Precursor of Impressionism (1824 - 1898)
The young Boudin, born July 13, 1824 in Honfleur, moved at the age of 11 with his family in Le Havre. He studied the art of printing and opened in 1842, a paper store in which he also sold paintings, including those of Millet. Boudin, who early learned to paint, devoted himself exclusively to painting thanks to a scholarship he obtained in Paris. After 3 years in the capital, the painter traveled to France and Italy. He also visited Belgium and Holland. Boudin died August 8, 1898 in Deauville.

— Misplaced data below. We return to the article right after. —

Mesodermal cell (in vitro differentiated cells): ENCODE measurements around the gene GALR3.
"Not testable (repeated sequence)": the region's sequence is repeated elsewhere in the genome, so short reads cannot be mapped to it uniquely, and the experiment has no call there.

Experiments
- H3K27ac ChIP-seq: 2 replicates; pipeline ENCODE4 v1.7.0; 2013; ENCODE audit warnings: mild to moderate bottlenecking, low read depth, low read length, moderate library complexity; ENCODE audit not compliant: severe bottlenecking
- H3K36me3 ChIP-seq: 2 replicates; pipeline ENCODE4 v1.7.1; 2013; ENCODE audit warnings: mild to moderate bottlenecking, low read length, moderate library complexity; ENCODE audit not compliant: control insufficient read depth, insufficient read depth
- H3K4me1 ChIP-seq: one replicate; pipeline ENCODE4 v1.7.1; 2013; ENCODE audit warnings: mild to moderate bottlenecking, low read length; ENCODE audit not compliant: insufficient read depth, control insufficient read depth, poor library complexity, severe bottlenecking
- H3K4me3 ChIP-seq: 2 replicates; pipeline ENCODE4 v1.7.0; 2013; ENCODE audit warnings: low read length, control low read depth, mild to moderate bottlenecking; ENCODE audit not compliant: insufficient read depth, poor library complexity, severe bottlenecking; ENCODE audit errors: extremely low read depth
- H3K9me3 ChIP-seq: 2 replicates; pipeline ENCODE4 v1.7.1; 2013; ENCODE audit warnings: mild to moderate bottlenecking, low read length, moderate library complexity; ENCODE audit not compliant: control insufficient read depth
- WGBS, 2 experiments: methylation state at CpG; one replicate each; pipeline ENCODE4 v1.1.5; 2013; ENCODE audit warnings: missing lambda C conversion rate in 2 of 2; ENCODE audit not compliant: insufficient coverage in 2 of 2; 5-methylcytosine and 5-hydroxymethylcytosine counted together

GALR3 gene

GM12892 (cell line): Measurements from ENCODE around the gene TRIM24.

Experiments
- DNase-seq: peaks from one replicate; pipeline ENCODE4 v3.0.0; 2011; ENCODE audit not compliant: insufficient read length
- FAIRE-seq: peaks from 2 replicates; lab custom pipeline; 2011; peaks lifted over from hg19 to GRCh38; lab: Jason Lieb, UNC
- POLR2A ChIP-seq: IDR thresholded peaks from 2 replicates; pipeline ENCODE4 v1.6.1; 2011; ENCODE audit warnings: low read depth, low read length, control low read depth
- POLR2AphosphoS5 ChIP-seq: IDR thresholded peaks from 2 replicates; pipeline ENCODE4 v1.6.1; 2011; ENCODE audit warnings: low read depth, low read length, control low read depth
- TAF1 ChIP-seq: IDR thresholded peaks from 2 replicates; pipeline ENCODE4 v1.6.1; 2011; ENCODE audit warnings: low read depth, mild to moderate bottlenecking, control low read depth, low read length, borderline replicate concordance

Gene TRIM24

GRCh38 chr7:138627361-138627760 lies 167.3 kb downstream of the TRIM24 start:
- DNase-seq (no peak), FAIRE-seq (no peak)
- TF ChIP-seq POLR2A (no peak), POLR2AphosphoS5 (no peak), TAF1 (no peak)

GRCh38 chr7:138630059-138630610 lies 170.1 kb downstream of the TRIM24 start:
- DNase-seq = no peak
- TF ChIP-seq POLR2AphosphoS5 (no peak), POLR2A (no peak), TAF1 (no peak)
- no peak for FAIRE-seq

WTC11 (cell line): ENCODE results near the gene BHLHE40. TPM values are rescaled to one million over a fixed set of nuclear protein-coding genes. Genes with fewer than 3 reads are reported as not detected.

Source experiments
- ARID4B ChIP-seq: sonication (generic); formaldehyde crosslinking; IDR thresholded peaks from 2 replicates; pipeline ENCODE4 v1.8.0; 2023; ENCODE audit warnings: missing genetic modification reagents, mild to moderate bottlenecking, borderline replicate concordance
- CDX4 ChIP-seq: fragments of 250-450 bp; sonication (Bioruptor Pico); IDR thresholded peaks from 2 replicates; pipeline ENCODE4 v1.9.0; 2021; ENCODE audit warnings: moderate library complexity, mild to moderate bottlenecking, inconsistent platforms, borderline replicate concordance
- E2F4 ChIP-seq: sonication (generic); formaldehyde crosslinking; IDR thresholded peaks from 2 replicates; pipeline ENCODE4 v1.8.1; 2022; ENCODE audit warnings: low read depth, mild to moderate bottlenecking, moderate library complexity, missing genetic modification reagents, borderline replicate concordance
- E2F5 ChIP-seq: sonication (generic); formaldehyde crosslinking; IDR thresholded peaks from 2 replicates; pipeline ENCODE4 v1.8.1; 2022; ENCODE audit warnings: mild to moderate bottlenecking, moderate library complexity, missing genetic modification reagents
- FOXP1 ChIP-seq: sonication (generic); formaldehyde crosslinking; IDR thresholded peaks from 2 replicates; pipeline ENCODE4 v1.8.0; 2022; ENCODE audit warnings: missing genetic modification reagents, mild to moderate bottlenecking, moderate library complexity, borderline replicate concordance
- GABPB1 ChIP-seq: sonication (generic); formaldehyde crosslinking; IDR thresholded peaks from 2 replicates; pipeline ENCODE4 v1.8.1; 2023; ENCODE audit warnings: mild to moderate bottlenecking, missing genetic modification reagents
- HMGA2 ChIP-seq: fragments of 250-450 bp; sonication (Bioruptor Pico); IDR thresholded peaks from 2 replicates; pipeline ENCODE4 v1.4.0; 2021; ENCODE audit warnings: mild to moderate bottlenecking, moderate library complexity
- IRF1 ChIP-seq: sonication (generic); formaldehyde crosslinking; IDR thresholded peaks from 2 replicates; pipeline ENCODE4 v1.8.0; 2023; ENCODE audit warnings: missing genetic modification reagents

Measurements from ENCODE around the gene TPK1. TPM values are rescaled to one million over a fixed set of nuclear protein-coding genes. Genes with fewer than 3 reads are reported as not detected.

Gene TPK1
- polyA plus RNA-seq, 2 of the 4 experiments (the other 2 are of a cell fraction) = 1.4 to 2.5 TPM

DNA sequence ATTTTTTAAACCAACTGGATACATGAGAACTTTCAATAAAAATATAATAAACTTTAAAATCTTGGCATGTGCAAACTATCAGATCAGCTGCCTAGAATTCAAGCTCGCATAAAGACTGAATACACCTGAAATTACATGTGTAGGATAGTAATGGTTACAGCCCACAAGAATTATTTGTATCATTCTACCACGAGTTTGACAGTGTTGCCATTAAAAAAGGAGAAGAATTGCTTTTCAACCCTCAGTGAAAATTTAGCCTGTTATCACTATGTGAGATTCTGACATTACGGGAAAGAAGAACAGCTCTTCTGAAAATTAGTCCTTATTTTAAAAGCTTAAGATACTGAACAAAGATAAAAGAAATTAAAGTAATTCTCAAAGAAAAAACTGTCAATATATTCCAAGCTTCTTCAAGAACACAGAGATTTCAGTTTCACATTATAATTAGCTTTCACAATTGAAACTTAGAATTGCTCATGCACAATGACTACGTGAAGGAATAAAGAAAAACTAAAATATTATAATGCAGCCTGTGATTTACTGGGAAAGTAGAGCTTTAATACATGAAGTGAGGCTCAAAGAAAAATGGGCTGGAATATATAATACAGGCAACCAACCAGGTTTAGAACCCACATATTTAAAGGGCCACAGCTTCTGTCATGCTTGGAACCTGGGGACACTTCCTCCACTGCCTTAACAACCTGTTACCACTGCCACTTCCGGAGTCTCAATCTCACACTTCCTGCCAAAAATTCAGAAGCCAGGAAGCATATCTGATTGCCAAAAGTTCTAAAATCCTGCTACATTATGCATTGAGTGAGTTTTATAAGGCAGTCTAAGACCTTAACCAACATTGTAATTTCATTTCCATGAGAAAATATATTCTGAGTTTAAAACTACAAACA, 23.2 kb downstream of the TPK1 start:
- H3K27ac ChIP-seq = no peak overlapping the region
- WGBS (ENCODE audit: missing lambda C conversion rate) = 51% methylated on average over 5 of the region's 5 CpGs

Boudin appreciated nature in its various aspects. Thus he painted mostly landscapes, the sea with clouds and the light that goes with it. He later portrayed the live of people, always in a natural setting. His style set the stage for the impressionist style that will soon emerge with the example of Claude Monet.